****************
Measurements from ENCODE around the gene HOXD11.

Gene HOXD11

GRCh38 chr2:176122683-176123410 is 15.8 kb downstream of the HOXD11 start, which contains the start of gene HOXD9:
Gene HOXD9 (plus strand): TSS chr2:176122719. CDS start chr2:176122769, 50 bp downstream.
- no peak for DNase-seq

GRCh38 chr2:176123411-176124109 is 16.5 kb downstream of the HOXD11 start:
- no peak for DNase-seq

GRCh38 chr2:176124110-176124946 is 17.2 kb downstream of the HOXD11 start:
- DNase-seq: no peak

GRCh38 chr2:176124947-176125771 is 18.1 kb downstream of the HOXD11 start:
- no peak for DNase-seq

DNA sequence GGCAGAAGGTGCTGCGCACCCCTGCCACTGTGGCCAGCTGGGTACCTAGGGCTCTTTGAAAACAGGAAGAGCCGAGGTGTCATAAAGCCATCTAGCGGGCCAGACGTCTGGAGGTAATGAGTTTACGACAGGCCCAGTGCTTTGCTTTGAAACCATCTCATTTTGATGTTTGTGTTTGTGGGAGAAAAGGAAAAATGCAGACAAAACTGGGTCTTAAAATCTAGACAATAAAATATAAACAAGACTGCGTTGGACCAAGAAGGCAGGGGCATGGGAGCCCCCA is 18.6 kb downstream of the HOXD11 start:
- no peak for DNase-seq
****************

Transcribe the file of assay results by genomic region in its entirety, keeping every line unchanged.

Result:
Measurements from ENCODE around the gene HOXD11.

Gene HOXD11

GRCh38 chr2:176122683-176123410 is 15.8 kb downstream of the HOXD11 start, which contains the start of gene HOXD9:
Gene HOXD9 (plus strand): TSS chr2:176122719. CDS start chr2:176122769, 50 bp downstream.
- no peak for DNase-seq

GRCh38 chr2:176123411-176124109 is 16.5 kb downstream of the HOXD11 start:
- no peak for DNase-seq

GRCh38 chr2:176124110-176124946 is 17.2 kb downstream of the HOXD11 start:
- DNase-seq: no peak

GRCh38 chr2:176124947-176125771 is 18.1 kb downstream of the HOXD11 start:
- no peak for DNase-seq

DNA sequence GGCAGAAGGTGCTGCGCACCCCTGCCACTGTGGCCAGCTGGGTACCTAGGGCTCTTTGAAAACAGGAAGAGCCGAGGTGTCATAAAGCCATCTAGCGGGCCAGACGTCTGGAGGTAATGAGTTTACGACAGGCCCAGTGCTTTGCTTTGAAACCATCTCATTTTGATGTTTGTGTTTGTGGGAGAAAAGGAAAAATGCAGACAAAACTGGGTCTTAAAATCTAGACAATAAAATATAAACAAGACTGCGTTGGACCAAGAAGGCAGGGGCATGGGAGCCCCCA is 18.6 kb downstream of the HOXD11 start:
- no peak for DNase-seq